What are tonic and phasic changes?

Last Updated: Jul 08, 2014 03:25PM EDT

Skin conductance measurement is traditionally characterized into two types – tonic and phasic – which can roughly be thought of as “the smooth underlying slowly-changing levels” vs. “the rapidly changing peaks.”

Tonic – Tonic skin conductance is generally considered to be the level of skin conductance in the absence of any particular discrete environmental event or external stimuli. This slow-changing level is generally referred to as Skin Conductance Level (SCL). Tonic skin conductance level can slowly vary over time in an individual depending upon his or her psychological state, hydration, skin dryness, and autonomic regulation. Tonic changes in the skin conductance level typically occur in a period of from tens of seconds to minutes.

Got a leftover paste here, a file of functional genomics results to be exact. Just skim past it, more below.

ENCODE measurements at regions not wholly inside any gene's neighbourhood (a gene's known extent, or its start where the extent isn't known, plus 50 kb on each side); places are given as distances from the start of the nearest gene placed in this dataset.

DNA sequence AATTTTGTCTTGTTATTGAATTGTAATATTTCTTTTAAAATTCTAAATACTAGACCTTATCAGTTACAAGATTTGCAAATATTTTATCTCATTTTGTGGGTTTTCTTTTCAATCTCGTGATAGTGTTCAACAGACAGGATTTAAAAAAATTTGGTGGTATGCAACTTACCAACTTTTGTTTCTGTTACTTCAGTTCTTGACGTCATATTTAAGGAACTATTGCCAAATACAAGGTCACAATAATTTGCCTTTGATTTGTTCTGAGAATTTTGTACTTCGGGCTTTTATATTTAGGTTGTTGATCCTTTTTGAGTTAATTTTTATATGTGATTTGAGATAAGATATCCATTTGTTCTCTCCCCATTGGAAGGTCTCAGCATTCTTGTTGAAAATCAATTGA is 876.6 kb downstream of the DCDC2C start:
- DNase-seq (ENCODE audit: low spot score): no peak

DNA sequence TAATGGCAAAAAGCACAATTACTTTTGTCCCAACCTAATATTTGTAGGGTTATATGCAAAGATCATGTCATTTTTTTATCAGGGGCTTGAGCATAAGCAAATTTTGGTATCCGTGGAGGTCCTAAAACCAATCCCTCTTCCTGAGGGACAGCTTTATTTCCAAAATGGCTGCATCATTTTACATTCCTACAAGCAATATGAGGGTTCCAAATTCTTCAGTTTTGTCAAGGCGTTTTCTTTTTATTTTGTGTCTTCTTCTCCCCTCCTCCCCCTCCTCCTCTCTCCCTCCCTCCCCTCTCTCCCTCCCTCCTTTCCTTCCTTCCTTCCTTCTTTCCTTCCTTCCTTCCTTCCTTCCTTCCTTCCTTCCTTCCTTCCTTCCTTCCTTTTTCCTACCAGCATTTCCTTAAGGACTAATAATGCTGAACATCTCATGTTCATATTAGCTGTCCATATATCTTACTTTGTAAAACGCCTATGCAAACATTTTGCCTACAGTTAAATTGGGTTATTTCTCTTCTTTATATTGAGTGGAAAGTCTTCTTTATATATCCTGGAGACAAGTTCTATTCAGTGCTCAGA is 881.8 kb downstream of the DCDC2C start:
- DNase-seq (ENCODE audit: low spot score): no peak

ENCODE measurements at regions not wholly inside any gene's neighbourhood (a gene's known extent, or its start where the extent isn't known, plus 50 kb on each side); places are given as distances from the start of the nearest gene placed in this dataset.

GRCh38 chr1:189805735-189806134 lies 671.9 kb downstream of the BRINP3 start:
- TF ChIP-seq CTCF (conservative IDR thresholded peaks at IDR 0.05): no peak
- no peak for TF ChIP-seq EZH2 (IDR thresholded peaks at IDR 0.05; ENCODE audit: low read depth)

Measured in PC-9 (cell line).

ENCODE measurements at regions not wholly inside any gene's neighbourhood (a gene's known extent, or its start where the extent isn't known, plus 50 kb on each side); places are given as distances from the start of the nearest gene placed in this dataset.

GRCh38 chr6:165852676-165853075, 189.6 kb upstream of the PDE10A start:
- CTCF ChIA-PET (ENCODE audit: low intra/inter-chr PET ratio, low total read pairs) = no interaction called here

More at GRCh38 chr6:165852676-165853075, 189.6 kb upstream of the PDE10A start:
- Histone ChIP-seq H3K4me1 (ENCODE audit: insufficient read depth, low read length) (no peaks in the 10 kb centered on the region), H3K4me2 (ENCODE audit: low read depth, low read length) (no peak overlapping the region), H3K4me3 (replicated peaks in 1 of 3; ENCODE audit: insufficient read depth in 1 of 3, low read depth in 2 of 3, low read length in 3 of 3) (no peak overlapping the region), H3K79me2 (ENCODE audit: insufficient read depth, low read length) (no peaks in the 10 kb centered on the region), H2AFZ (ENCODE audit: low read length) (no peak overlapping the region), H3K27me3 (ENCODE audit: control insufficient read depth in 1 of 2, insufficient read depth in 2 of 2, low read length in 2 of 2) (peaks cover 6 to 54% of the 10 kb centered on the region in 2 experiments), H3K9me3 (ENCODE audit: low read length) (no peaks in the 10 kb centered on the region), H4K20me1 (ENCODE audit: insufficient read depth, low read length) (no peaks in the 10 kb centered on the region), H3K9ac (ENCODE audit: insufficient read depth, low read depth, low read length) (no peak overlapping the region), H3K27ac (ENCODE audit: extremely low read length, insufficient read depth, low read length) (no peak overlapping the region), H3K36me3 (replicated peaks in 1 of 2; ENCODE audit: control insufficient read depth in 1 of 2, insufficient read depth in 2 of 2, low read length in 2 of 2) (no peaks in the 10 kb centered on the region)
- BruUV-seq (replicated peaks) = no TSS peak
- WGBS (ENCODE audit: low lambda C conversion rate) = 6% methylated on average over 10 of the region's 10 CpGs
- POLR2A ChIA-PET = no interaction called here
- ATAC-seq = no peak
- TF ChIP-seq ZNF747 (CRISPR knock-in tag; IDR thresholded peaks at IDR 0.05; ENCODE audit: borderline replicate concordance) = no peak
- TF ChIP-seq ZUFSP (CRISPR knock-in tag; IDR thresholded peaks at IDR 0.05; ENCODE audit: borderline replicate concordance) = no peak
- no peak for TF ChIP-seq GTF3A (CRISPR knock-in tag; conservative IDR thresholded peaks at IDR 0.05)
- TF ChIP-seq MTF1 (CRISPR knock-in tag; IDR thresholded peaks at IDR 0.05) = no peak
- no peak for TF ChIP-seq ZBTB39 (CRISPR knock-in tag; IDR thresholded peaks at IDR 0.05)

Phasic – Phasic skin conductance measurements are typically associated with short-term events and occur in the presence of discrete environmental stimuli (sight, sound, smell, cognitive processes that precede an event such as anticipation, decision making, etc). Phasic changes usually show up as abrupt increases in the skin conductance, or “peaks” in the skin conductance. These peaks are generally referred to as Skin Conductance Responses (SCRs).
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